There is no timetable for when a person should start or stop feeling certain things. It’s more likely that feelings of grief will come and go in waves. Some days your friend will feel fine and like they are getting back on track. Then something will trigger a memory and they might be knocked over by a wave of grief so strong they don’t know which way is up.
There is no easy way to go through grief. A person just has to ride with each up and down as best they can. It may seem a bit frustrating to hear, but grief never really ends. Your friend will never get over the death of a parent or sibling. There will always be a space in their life that nothing else can fill. But over time there will be more good days than bad ones and they will gradually start to feel happy again. This doesn’t mean that they don’t miss the person who died any more, just that they are getting used to them not being around.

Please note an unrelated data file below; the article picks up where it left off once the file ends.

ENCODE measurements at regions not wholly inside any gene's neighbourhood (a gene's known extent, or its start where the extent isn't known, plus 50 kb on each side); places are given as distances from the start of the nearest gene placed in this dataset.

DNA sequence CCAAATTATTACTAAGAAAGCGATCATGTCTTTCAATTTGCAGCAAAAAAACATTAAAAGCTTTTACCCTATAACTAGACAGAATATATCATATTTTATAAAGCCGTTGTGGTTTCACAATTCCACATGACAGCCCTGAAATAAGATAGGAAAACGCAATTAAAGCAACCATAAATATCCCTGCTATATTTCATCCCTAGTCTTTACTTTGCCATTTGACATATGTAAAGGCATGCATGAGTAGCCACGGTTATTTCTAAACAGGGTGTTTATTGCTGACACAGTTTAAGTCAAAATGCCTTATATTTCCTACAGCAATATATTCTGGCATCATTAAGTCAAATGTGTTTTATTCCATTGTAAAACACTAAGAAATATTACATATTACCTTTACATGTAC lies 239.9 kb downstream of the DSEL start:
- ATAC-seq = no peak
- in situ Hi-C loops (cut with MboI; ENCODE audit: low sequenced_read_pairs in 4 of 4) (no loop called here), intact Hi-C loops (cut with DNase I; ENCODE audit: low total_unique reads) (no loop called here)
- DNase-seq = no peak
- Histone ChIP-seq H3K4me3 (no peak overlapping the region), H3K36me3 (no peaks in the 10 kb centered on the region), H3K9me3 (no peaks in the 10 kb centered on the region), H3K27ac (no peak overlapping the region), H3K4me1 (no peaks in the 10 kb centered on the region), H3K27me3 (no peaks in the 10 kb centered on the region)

“Don’t take anything personally. After losing someone we can be moody, cranky, teary and can get set off by any little thing and it’s totally not your fault. I’ll get better evenutally.”
You can feel grief over anything you have lost, not just people.
Your friend might have experienced a lot of losses, big and small, since someone in their family got cancer. On top of their reaction to the death of someone close, they might be dealing with things like:
- The loss of their old routine.
- Having less time to hang out with friends.
- Having more responsibilities at home.
- Changes to the family dynamic.
- Feeling distant with members of the family.
- More family fights.
- Parents working more.
- Less money.
- Having to move house.
- Falling behind at school, uni or work.
- Missing out on a planned holiday.
- Loss of a sense of security and having new worries, like that someone else in their family will die too.
When someone dies, people don’t only grieve for the loss of that person, but the loss of the future they imagined. Your friend might be feeling grief that their parent won’t be there to see them graduate, that they will never see their sibling grow up and get married one day. The bigger these losses feel for your friend, the harder they can be to adjust to and the stronger their grief will feel.
It might take a while, but things will eventually settle down into a new pattern and feel ‘normal’ again, even if normal doesn’t look the way it did before.
“It would have been nice to have friends keep tabs on me, just to make sure I was OK.”